Owen McCarthy of Kilbarry, Farmer, 1761

Until now, some of the earliest documentary pieces of evidence linking my family to farmlands in Kilbarry include the 1826 Tithe Applotment Book for the parish of Fanlobbus, as well as a number of early 19th century leases referenced in the Landed Estate Court (LEC) auction catalogues for the selling of the Cox family estate. Alongside these agrarian document sets are baptismal records, which list numerous McCarthy offspring as resident in the townland of Kilbarry – with the earliest date being the 4th of July, 1818, one month after the Dunmanway Roman Catholic parish records begun.

So, in my continuing search for evidence of the family in the area, the yet to be resolved question should be asked again: did this McCarthy family ever register deeds for their farmlands in Kilbarry? To help me find an answer, I have returned to the synopsis books at the Registry of Deeds office, to seek out if an elusive Kilbarry lease exists, or indeed if any reference to the family be found within this particular source.

“Established in 1708, the Registry of Deeds was to provide a system of voluntary registration for deeds and conveyances. While original deeds were not retained, a synopsis of the deed (called a memorial) was filed. These memorials were also fully transcribed and copied into books.” [1]

To date, I have not been able to source a McCarthy-Kilbarry memorial when sifting through the townland and surname indices held at the Registry of Deeds, Henrietta Street. However, a valuable alternative to searching these physical record books is the website, Registry of Deeds Index Project Ireland.

A printout of the Memorial extract no: 202587, logged in the Registry of Deeds Index Project Ireland website.

While the site is not a definitive source, it is continuously updated on a voluntary basis with newly transcribed abstracts from the memorial books and has excellent finding aids to search these available online records. On July 17th 2018, an abstract was added to this site regarding the registration of a Deed for lands in the townland of Mohona, Dunmanway. To my surprise and interest it has a fantastic reference to an “Own McCarthy of Kilbarry in the County of Corke Farmer”.

Highlighted above is the name, place of residence and occupation of one the witnesses of interest to the Execution of the said Indenture of Lease in the year 1761

The following is an extract from the registration of the aforesaid Deed:

“A memorial of indenture of lease bearing the date the ninth day of Novem.r one thousand seven hun.d and sixty one made between Roger Fenwick of the town of Bandon in the County of Cork Esq.re of the one part and Robert Deane of Kilronan in the said County Farmer of the other part whereby the said Roger Fenwick for the Considerations therein mentioned did Demise and to Farm Lease  unto the said Robert Deane all that and those that part of the Lands of Mahony called the Irish Town situate in the Barony of East Carbary and County Corke bounded on the North with the Demains of Mahony on the East with Milleenananig on the South with Capadeneen and Kilronan aforesaid and on the West with Darby Glaveen then holding saving and reserving as therein is saved and reserved…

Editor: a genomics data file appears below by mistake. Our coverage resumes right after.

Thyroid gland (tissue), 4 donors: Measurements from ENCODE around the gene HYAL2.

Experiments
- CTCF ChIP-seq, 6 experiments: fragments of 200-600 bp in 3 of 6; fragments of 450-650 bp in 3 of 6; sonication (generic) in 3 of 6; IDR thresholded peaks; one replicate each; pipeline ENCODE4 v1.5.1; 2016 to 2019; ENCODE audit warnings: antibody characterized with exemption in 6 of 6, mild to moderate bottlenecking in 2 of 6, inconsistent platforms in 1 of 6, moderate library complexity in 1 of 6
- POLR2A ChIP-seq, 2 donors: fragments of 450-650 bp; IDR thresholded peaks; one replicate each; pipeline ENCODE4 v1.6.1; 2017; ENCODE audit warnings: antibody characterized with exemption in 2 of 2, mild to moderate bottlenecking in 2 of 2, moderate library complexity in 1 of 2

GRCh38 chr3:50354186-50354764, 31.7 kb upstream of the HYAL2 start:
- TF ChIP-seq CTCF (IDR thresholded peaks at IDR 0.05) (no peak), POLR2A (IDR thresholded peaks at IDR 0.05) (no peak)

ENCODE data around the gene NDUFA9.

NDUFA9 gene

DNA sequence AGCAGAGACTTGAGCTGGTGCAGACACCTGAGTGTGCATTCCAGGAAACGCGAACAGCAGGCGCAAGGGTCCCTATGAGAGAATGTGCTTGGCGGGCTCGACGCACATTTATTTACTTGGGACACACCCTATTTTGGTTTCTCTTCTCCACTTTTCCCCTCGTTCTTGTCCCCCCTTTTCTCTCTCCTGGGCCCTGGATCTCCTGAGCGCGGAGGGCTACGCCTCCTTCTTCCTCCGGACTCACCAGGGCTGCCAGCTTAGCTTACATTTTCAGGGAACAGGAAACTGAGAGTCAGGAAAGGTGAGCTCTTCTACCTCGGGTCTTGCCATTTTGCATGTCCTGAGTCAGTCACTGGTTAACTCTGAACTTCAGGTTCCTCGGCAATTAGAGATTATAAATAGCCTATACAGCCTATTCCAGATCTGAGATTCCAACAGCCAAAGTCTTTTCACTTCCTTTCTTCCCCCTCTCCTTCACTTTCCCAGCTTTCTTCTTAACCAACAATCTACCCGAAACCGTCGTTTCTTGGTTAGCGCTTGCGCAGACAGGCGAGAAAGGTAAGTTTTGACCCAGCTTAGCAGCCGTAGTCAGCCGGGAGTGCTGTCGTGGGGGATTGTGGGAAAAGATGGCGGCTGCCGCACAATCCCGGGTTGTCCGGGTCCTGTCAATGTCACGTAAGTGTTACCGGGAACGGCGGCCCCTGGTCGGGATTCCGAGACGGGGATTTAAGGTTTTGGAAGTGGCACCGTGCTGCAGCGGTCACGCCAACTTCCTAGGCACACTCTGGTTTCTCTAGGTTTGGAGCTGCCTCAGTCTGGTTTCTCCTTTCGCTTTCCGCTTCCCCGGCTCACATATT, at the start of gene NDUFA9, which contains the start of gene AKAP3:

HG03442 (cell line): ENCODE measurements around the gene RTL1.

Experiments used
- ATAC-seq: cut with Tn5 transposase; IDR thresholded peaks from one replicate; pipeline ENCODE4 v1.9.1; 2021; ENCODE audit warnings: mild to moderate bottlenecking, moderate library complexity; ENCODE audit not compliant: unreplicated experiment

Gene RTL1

…(W)itnessed to the Execution of the said Indenture of Lease are John De Coursey of the Town of Bandon aforesaid Schoolmaster and Own Mc Carthy of Killbarry in the County of Corke Farmer”. [2]

The outcome of this registered Deed is that it establishes evidence of a farmer living in the townland of Kilbarry called Own (Owen) McCarthy. While Owen is common among West Cork-based McCarthys, it is a principal name within my own particular family with generations of senior males been given Owen (or the English version, Eugene) as their first name. Alongside this, Kilbarry is consistent with the very place where my family historically lived and are buried, as seen in evidence such as the Tithe Applotment Book, baptismal records, the family burial plot, as well as family oral history.

Of course it would be premature of me to assume that this person is connected to my family without proper assessment, as there may have been other McCarthys based in Kilbarry to whom this Owen belonged. So as part of my ongoing research, I am noting all mention of McCarthys based within this townland. This will hopefully establish through connecting evidence whether or not that the family has any potential link to this Owen.

At this point, it should also be noted that Kilbarry was part of the McCarthy clan territory going back centuries and then lost to the outcomes of conflict and confiscation with the English authorities in the late 17th century, some 70 years earlier to this Fenwick and Deane lease agreement. To put this person into context of the time, if we postulate that this Owen McCarty was about 30 years old at the time of the said lease, then his estimated year of birth would be +/- 1731. His grandfather was potentially witness to the fall of the local McCarthy clan’s authority and experienced the ensuing restrictive results. Conceivably, Owen McCarthy was well aware of these historical events.